The study found a two-way relationship between depression and physical activity.

People who increased their weekly activity reported fewer depressive symptoms but those with more depressive symptoms were less active, particularly at younger ages.

"Assuming the association is causal, leisure time physical activity has a protective effect against depression," said lead study author Snehal Pinto Pereira from University College London in Britain.

"If an adult between their twenties and forties who is not physically active became active three times per week, they would reduce their risk of depression by approximately 16 percent," Pereira pointed out.

The researchers followed 11,135 people born in 1958 up until the age of 50, recording depressive symptoms and levels of physical activity at regular intervals in adulthood.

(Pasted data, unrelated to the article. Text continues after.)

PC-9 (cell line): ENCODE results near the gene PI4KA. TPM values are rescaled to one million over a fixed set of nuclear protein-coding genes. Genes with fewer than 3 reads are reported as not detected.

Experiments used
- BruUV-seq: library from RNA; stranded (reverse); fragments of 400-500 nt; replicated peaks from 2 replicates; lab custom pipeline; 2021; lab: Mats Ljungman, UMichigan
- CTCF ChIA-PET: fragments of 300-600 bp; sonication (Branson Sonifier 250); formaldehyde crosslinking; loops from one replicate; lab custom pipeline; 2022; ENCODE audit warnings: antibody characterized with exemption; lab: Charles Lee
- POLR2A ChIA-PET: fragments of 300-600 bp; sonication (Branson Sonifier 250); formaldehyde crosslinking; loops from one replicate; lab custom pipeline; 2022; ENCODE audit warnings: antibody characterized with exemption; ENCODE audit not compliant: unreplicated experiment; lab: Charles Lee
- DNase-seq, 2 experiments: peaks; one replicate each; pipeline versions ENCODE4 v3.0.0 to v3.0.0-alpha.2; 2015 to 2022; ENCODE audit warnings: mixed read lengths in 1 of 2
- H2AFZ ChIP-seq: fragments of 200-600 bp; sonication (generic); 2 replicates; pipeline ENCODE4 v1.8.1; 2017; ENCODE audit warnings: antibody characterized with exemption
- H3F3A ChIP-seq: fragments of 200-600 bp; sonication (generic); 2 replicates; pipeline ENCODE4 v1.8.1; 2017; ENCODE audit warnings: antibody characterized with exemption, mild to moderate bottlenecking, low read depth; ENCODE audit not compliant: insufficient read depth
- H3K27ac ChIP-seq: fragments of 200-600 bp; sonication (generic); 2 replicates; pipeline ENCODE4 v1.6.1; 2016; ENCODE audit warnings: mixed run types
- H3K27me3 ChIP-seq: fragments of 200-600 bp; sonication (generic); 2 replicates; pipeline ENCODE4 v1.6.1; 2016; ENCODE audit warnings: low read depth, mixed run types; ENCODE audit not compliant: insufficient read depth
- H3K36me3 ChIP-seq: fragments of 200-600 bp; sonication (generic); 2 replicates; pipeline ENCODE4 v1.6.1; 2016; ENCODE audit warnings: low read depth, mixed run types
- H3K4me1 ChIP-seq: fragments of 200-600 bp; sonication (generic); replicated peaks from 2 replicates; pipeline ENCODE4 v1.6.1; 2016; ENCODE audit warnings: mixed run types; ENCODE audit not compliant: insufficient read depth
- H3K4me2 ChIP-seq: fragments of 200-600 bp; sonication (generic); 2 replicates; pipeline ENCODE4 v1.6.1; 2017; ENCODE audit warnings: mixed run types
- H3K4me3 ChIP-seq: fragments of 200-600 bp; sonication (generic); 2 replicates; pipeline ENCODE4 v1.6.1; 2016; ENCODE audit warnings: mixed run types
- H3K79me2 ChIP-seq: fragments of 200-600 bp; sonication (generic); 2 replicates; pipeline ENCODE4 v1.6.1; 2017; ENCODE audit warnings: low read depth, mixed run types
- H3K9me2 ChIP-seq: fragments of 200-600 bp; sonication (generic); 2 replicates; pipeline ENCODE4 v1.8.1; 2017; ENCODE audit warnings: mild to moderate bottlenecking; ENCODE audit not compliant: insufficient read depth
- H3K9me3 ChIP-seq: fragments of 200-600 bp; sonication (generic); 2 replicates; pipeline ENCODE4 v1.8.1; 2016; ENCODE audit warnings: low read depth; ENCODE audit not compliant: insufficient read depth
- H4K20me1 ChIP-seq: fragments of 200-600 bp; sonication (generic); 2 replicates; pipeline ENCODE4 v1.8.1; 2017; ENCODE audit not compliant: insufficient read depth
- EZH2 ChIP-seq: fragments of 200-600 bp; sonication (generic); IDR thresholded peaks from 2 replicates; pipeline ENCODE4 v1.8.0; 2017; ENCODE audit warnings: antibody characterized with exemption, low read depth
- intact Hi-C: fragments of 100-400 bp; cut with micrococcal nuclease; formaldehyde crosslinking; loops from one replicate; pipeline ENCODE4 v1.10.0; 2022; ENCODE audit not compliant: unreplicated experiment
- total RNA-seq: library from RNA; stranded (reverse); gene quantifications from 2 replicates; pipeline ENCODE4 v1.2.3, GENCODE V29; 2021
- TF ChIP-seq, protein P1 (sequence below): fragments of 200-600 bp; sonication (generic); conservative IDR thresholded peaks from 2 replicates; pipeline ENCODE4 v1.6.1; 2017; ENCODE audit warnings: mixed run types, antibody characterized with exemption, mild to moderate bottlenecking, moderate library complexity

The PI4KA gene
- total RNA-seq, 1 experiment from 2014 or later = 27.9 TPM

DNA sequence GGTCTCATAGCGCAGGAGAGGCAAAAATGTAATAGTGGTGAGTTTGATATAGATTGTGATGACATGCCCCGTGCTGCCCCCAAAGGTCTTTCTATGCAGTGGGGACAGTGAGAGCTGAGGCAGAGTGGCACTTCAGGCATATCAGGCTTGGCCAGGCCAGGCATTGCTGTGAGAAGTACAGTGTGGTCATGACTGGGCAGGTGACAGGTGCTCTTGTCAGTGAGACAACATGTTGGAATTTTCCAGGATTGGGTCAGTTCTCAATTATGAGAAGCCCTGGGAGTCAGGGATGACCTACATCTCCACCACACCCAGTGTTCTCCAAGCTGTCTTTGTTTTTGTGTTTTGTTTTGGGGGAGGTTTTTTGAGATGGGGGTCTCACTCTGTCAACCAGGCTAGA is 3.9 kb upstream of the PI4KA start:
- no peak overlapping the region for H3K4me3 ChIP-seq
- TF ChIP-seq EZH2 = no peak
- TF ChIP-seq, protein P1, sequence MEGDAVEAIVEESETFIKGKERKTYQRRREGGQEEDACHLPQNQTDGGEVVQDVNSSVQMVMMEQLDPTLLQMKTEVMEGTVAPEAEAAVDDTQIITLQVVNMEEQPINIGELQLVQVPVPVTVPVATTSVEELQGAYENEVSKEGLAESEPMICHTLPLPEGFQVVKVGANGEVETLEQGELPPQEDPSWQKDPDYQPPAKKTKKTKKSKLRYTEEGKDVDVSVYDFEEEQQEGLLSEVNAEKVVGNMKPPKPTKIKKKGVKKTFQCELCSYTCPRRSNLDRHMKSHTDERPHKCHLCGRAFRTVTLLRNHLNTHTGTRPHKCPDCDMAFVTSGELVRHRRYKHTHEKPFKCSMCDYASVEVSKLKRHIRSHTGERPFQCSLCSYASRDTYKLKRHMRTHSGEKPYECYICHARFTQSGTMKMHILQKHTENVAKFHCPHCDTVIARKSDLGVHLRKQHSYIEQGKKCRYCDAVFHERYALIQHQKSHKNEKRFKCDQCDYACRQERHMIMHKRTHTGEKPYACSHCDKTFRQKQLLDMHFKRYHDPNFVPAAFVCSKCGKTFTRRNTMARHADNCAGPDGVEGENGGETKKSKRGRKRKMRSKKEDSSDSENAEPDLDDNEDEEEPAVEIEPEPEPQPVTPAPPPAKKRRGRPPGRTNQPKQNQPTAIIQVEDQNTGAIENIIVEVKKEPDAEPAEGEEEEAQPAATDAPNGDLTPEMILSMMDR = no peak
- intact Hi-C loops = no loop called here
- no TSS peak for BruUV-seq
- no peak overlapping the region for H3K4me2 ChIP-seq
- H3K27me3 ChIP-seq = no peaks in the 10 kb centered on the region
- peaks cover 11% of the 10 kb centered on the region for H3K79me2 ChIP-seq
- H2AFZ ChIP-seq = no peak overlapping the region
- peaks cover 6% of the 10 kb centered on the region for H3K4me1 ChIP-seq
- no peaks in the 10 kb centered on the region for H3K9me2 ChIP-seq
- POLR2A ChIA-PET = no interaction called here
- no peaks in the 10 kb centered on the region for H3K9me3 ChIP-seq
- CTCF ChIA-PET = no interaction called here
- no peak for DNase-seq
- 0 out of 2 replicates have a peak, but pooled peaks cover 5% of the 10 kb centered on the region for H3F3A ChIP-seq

They found that each additional activity session per week reduced odds of depression by 6 percent.

"Importantly, this effect was seen across the whole population and not just in those at high risk of clinical depression," Pereira said.

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